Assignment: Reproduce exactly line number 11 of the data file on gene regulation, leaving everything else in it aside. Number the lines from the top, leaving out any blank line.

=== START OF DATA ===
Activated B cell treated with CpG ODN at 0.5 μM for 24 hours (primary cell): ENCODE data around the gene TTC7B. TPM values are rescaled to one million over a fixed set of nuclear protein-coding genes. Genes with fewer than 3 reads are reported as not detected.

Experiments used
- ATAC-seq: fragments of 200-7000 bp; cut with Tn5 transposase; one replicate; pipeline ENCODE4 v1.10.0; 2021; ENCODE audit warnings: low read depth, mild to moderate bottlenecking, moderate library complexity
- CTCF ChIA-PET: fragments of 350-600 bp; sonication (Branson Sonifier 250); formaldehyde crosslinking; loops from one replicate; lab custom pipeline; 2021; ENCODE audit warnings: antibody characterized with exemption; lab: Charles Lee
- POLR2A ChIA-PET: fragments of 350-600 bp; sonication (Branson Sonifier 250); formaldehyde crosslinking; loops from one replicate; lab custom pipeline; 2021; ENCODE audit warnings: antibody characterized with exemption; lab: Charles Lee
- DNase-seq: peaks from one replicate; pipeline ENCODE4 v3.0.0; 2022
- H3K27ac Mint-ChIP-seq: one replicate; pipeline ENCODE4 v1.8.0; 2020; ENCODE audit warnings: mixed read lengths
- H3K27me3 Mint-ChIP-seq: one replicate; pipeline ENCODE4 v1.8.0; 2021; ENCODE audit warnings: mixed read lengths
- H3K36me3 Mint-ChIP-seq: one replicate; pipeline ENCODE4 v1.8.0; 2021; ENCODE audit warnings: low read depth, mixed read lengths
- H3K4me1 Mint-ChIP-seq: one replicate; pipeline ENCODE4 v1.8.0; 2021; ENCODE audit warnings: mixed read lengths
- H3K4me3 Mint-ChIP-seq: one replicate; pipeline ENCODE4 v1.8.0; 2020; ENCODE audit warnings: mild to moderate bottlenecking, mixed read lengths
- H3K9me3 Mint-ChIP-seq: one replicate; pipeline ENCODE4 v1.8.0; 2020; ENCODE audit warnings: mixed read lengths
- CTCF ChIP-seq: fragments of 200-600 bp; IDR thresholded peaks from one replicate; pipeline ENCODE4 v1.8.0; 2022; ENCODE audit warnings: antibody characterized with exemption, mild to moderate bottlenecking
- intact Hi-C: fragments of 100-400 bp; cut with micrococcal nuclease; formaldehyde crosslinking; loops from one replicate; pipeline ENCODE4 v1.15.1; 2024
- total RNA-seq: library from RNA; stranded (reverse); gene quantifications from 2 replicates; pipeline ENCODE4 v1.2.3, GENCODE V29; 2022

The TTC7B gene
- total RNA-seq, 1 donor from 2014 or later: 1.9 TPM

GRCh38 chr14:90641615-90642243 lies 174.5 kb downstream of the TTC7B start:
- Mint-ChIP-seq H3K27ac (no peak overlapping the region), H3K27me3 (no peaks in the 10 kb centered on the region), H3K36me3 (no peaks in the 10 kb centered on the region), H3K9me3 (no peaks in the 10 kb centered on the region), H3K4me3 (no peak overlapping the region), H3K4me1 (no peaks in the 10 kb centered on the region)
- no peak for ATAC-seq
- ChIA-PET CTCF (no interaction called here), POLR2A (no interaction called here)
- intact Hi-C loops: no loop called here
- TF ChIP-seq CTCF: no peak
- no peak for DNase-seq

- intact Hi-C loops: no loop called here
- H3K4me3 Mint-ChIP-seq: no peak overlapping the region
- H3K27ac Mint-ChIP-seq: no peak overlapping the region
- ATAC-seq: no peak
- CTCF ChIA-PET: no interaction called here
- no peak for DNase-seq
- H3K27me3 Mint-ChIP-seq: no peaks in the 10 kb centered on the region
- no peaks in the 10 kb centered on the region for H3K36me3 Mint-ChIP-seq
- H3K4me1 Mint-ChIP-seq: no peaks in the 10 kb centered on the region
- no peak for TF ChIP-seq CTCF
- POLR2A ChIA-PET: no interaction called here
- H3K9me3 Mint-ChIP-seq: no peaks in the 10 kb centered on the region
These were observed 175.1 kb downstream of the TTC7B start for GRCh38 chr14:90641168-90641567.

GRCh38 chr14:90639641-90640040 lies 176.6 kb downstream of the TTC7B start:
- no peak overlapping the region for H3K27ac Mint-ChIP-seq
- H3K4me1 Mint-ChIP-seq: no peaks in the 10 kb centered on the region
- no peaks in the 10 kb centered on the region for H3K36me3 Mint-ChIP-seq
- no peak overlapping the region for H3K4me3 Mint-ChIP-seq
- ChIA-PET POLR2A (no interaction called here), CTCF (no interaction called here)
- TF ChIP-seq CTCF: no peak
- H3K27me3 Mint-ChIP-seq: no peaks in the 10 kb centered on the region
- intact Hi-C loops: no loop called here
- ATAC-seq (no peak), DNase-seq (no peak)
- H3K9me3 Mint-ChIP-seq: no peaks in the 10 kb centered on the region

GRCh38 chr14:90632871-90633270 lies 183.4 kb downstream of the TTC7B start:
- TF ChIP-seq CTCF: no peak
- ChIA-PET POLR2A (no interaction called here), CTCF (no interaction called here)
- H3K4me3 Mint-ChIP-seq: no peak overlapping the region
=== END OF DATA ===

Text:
- H3K4me3 Mint-ChIP-seq: one replicate; pipeline ENCODE4 v1.8.0; 2020; ENCODE audit warnings: mild to moderate bottlenecking, mixed read lengths